If you had to sum up the Christian faith with one occasion, what would you choose? Maybe a Sunday communion service or a baptism? Maybe a Winter night shelter scheme? Or a session at the Foodbank?
All these ideas sound good. But what about a wedding?
Weddings can be small and intimate; they can be big and lavish. But they are almost always centred around ‘what the bride and groom want for their special day’ and so they can sometimes feel a bit a self-focused.
So why does the evangelist John choose a wedding to paint the opening picture in his gospel of who Jesus is?
The wedding at Cana, at which Jesus turns water into wine, is a well known story. But what does it really mean?
We all know that John’s gospel is loaded with symbolism. So why this story? And why a wedding?
Well, the answer in truth is ‘Who knows?’
But here are seven thoughts that may help in our understanding. And set the scene for a clearer, richer and surprising picture of who Jesus, who God, truly is.
1. The source of life is love
The essential ingredient of a wedding is love – the love of the happy couple, the love of family and friends wishing them well and the love of God who blesses a new family in the making.
The Bible tells us that ‘God is love’ and so it is love that underpins both creation and our very existence.
A wedding reminds of this. And also of our deepest desire – a desire deeper than our need to seem strong and powerful – which is the desire to love and be loved.
2. We are all invited
A wedding is a celebration and it would not be much of a celebration if it only comprised the bride, the groom, the minister and a couple of witnesses. Weddings need guests. And the Bible tells many stories about weddings and celebrations where people are invited and some come and some refuse.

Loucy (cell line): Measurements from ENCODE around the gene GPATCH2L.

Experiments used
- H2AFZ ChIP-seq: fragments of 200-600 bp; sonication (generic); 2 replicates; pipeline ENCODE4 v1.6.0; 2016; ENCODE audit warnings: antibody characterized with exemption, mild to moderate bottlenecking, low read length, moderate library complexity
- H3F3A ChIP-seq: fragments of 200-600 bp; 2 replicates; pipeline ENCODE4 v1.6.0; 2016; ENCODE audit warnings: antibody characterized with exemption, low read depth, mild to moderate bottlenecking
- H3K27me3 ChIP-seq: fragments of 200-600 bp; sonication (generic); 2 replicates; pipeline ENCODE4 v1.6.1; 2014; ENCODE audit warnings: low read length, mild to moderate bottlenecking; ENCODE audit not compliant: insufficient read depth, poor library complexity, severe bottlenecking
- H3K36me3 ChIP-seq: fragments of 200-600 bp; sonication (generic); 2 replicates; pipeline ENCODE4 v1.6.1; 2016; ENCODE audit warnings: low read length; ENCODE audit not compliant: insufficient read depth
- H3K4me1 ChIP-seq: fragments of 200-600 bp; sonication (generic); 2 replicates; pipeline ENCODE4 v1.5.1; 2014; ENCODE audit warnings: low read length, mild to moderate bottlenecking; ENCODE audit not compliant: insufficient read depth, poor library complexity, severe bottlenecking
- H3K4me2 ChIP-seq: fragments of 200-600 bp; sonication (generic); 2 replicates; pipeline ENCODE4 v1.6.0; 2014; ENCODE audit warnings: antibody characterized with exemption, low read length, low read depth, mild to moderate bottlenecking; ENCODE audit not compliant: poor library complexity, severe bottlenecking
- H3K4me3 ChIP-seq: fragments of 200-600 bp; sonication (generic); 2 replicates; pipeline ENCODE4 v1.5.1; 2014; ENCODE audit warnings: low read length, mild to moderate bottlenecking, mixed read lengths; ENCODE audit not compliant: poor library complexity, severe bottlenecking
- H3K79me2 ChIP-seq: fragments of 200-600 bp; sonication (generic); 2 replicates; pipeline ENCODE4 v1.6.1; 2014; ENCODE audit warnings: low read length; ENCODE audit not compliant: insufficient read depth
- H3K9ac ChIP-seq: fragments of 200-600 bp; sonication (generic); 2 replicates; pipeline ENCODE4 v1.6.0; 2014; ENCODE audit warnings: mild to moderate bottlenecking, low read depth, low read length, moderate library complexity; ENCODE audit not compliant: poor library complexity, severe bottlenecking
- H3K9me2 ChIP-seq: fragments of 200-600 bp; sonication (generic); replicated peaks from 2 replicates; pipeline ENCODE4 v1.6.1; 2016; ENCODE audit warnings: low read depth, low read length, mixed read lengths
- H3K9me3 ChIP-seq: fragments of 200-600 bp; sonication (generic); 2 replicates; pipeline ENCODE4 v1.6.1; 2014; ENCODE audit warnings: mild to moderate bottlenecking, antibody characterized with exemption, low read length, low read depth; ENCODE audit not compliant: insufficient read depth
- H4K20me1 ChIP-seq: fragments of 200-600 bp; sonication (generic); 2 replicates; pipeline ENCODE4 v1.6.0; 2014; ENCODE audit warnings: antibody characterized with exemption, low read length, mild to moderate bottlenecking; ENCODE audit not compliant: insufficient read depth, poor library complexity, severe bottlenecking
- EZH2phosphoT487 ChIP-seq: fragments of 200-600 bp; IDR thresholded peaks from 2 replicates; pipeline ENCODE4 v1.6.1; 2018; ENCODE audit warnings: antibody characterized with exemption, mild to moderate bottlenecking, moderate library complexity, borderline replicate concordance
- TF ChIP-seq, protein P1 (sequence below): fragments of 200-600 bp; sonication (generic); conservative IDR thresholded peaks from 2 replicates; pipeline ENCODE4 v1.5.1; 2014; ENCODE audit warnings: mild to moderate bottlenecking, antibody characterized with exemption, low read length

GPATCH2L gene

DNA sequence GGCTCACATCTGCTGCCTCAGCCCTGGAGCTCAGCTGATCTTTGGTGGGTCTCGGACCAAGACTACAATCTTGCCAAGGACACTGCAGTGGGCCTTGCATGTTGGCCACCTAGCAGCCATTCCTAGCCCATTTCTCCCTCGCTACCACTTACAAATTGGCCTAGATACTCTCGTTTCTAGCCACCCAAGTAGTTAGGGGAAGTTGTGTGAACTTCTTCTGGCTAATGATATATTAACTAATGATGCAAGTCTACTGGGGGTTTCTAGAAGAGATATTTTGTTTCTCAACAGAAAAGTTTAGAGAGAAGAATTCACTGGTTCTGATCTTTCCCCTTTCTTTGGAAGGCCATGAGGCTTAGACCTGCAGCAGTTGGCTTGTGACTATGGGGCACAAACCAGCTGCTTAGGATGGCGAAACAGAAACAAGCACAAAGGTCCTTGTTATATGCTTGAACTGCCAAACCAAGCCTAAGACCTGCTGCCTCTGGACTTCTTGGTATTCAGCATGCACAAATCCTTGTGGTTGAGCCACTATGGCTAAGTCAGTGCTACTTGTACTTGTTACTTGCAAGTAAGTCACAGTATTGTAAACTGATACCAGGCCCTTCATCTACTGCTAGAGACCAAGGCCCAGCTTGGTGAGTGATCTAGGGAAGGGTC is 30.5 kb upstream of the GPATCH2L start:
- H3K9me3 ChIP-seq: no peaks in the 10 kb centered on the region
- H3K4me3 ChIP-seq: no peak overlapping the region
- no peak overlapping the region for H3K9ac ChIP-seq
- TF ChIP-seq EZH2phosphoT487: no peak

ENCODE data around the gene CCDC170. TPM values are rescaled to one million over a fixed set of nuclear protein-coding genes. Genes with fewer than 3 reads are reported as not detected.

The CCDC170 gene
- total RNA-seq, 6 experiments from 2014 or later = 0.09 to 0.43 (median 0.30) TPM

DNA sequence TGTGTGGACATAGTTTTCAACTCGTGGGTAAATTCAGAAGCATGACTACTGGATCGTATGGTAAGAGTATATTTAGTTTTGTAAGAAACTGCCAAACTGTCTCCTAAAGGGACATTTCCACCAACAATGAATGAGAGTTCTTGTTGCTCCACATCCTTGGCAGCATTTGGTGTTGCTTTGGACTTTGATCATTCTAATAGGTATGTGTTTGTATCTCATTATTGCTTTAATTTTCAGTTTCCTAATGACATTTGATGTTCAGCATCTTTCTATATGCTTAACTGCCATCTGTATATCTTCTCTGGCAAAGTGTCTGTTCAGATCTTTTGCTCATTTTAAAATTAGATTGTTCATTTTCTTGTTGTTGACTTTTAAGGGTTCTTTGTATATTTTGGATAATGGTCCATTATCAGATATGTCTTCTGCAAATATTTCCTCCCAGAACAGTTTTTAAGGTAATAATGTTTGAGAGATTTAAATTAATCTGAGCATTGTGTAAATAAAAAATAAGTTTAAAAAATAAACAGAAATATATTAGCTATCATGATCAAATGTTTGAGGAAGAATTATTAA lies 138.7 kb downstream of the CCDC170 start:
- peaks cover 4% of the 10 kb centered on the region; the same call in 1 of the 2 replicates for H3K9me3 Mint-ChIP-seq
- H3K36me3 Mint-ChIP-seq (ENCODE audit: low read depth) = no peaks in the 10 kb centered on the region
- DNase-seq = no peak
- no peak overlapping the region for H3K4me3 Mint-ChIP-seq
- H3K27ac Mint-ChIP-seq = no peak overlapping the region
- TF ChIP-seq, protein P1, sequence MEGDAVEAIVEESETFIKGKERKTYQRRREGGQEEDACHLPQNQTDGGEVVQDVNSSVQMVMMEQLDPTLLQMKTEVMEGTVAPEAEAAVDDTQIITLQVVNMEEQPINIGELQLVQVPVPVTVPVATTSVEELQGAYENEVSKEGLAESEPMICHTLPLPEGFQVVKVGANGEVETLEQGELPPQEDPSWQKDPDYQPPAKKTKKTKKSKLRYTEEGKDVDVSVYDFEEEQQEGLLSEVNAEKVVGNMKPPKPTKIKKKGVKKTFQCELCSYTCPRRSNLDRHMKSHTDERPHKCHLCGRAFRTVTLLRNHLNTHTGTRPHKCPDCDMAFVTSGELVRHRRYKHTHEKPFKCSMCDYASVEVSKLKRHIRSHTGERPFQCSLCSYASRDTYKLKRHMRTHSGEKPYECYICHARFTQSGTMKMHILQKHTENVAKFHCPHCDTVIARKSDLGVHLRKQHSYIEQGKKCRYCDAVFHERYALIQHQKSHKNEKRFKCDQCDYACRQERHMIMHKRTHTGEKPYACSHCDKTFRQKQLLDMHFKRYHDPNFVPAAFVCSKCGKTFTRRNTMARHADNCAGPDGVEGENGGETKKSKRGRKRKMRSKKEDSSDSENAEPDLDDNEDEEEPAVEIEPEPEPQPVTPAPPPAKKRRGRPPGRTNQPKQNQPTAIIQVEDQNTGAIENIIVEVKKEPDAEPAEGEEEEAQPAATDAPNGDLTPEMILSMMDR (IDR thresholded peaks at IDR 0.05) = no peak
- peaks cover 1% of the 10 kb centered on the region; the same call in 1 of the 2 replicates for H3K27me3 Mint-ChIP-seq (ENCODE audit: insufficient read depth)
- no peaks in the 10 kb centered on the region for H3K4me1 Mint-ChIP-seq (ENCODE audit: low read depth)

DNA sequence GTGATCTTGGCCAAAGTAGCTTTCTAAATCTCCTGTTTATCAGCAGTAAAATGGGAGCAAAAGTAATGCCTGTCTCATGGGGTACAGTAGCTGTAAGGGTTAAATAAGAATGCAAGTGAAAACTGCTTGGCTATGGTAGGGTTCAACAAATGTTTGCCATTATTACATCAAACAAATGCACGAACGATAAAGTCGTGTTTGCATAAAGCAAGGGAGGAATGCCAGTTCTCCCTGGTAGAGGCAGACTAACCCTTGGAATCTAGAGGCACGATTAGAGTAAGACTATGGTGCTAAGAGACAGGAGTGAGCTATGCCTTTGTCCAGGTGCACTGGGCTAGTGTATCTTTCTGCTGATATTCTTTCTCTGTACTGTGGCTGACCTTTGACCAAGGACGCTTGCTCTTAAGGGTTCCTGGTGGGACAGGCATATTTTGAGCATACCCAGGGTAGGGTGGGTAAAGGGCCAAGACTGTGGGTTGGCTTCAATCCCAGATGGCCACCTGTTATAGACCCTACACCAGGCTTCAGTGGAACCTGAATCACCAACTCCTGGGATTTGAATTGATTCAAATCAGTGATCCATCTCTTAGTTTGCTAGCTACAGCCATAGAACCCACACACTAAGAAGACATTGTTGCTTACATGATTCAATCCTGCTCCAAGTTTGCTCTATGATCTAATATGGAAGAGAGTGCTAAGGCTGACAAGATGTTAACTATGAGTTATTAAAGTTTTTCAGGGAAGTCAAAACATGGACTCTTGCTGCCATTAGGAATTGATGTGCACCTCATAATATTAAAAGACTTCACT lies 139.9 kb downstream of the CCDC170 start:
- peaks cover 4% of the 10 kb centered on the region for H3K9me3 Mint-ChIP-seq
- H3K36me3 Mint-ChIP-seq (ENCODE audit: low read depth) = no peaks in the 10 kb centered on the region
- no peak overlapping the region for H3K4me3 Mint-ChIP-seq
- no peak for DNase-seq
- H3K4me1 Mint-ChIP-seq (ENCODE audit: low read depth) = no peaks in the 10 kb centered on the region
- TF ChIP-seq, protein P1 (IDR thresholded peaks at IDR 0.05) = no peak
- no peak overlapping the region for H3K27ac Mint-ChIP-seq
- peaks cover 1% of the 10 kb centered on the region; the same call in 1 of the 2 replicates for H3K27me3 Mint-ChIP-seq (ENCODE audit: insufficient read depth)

The truth is that we are all invited to God’s wedding party – his union with the world through Christ – where Christ is the bridegroom and we are the bride.
No one is left out. No expense is spared.
Having recently arranged a wedding for my son and daughter-in-law, I know how difficult it is to draw up the guest list and how painful and upsetting it can be to ‘draw a line’ in order to keep down the costs.
But at the heavenly banquet there is no drawing the line. All are invited. All of us are guests of honour and precious in God’s sight.
3. Weddings are about being not doing
At weddings we switch off our phones, we set aside our work and things to do lists, and we are fully present for the occasion. We come together at a wedding not to do or produce anything but simply to be together, to celebrate our friendship.
Doing less, being more and being more together are fundamental to the message of the Christian faith.
4. The Gospel IS love
The ministry of Jesus is full of amazing wisdom and teaching. But the essential purpose of his presence among us is to reveal, strengthen and deepen love – love for God and love for one another.
John highlights this by choosing the wedding at Cana as the first public sign of Christ’s ministry.
5. The Gospel is not the drudgery of duty but the passion of love
In John’s gospel, Jesus turns water into wine, darkness into light, the Law into the sacrifice of his own body for us. John sees our faith in Christ not as the drudgery of duty but the passion of love.
6. God’s love for us is deep and rich beyond all measure
The wine Jesus produces from the water is abundant and of the highest quality. John wants us to see the wine as representing the love of God for us – a love that is unquenchable and of unsurpassable quality. God will never run out of love and the love he has for us is more wonderful than any other love imaginable.
The story speaks of Christ’s outrageous generosity in loving so much that he is even willing to give his life for us.
7. The heart of our faith is relationship
At the heart of the Christian faith is not a book or a set of Laws but a person, the person of Christ. And what our faith offers is a relationship with that person.
Come and love me, says Jesus. And let me love you.
Just what a bride and groom say to each other on their wedding day.
When we come to Christ, we say, ‘I take you, Jesus, to be my wedded husband, to have and to hold, from this day forward, for better, for worse, for richer, for poorer, in sickness and in health, to love and to cherish’ - but not, as in an earthly marriage, ‘until death do us part’ but forever. And Christ makes the same promise to us. He says, ‘I, Jesus, take you, to be my wedded wife, to have and to hold, from this day forward, for better, for worse, for richer, for poorer, in sickness and in health, to love and to cherish… forever.’
So, really, it’s no wonder that John chooses a wedding to sum up all that he really understands about Jesus and our faith and trust in him.
To be a Christian is to be in relationship with Jesus. And to be at the heart of the wedding - a celebration and communion that reflects the joy and commitment of God’s love for us all.